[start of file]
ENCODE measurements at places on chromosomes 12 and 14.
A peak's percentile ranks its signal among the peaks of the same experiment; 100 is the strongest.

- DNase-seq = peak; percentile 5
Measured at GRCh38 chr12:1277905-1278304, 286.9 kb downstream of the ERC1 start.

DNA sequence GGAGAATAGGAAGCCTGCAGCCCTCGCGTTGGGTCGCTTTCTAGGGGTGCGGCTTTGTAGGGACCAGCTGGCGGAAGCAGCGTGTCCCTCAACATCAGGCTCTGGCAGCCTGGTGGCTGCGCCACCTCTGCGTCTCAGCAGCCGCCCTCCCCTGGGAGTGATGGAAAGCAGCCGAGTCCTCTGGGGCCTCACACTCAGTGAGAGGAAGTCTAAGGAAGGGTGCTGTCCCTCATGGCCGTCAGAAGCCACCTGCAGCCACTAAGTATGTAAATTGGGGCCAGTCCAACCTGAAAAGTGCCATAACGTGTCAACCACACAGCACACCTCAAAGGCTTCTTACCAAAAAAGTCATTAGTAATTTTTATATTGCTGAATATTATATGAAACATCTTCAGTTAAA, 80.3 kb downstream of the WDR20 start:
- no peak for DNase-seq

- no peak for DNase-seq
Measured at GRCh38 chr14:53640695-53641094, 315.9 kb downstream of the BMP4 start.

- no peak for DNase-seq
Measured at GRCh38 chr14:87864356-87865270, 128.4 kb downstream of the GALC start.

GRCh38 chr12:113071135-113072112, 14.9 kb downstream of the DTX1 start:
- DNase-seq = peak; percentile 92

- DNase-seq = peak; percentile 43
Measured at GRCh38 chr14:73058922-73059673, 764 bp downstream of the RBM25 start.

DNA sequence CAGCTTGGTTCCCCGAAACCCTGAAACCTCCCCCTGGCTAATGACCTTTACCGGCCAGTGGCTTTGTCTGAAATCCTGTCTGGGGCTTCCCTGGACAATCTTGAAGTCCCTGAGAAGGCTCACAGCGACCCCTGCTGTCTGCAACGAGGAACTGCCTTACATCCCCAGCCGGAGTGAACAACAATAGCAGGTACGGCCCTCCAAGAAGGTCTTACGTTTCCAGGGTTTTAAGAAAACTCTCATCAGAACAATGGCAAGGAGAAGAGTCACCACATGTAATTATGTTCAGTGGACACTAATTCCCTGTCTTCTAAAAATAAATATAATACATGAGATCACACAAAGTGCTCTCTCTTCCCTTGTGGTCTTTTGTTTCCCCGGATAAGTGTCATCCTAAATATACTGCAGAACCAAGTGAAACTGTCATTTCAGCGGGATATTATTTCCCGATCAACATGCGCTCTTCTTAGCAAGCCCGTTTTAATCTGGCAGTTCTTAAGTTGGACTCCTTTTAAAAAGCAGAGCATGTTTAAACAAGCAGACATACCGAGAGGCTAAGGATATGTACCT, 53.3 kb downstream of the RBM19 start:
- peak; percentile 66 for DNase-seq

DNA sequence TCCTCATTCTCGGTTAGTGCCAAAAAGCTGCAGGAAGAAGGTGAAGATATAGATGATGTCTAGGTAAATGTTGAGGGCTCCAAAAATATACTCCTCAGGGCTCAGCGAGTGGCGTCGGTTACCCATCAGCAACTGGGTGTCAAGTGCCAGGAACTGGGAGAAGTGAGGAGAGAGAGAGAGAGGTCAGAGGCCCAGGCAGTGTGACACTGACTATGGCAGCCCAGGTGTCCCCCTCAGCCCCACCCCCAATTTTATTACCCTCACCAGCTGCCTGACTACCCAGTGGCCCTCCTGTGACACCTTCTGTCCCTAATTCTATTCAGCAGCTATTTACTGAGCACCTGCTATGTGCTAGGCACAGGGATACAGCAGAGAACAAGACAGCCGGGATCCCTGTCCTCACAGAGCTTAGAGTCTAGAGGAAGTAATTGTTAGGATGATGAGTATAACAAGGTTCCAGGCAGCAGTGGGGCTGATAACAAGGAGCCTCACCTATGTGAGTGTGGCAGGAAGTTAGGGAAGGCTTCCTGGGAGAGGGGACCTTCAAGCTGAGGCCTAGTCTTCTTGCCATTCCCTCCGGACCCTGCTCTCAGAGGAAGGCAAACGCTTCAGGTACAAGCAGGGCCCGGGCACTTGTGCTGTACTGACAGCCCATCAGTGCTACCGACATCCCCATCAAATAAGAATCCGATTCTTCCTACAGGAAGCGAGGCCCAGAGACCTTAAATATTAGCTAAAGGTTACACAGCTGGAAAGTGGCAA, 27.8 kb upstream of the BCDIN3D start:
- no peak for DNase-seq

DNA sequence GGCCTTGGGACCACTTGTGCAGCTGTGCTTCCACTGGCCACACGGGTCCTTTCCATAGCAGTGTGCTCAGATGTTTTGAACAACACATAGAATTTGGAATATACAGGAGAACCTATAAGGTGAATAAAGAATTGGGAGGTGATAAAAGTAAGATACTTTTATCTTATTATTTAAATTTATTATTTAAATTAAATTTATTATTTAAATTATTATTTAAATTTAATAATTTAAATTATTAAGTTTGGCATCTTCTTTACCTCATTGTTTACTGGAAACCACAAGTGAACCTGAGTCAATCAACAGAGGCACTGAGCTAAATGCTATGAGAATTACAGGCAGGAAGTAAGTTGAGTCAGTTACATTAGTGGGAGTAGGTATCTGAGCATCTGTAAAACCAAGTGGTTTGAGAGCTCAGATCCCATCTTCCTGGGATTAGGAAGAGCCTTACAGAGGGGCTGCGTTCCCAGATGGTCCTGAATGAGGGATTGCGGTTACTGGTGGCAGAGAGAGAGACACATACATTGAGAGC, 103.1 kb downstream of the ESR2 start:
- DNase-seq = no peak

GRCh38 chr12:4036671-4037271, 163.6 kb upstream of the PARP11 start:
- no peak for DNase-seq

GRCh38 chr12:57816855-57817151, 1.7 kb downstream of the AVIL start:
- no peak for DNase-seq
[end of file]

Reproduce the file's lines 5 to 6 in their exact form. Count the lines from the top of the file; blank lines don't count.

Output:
DNA sequence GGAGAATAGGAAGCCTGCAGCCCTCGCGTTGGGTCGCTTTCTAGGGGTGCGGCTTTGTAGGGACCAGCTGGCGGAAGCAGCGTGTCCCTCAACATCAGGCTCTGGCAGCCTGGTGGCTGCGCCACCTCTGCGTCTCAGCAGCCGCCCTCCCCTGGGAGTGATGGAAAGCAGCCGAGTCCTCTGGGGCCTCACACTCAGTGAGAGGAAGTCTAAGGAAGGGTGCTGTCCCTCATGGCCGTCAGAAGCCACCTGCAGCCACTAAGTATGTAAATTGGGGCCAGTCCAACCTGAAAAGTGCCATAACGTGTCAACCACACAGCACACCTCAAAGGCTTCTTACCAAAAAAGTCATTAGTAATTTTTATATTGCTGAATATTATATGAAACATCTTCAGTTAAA, 80.3 kb downstream of the WDR20 start:
- no peak for DNase-seq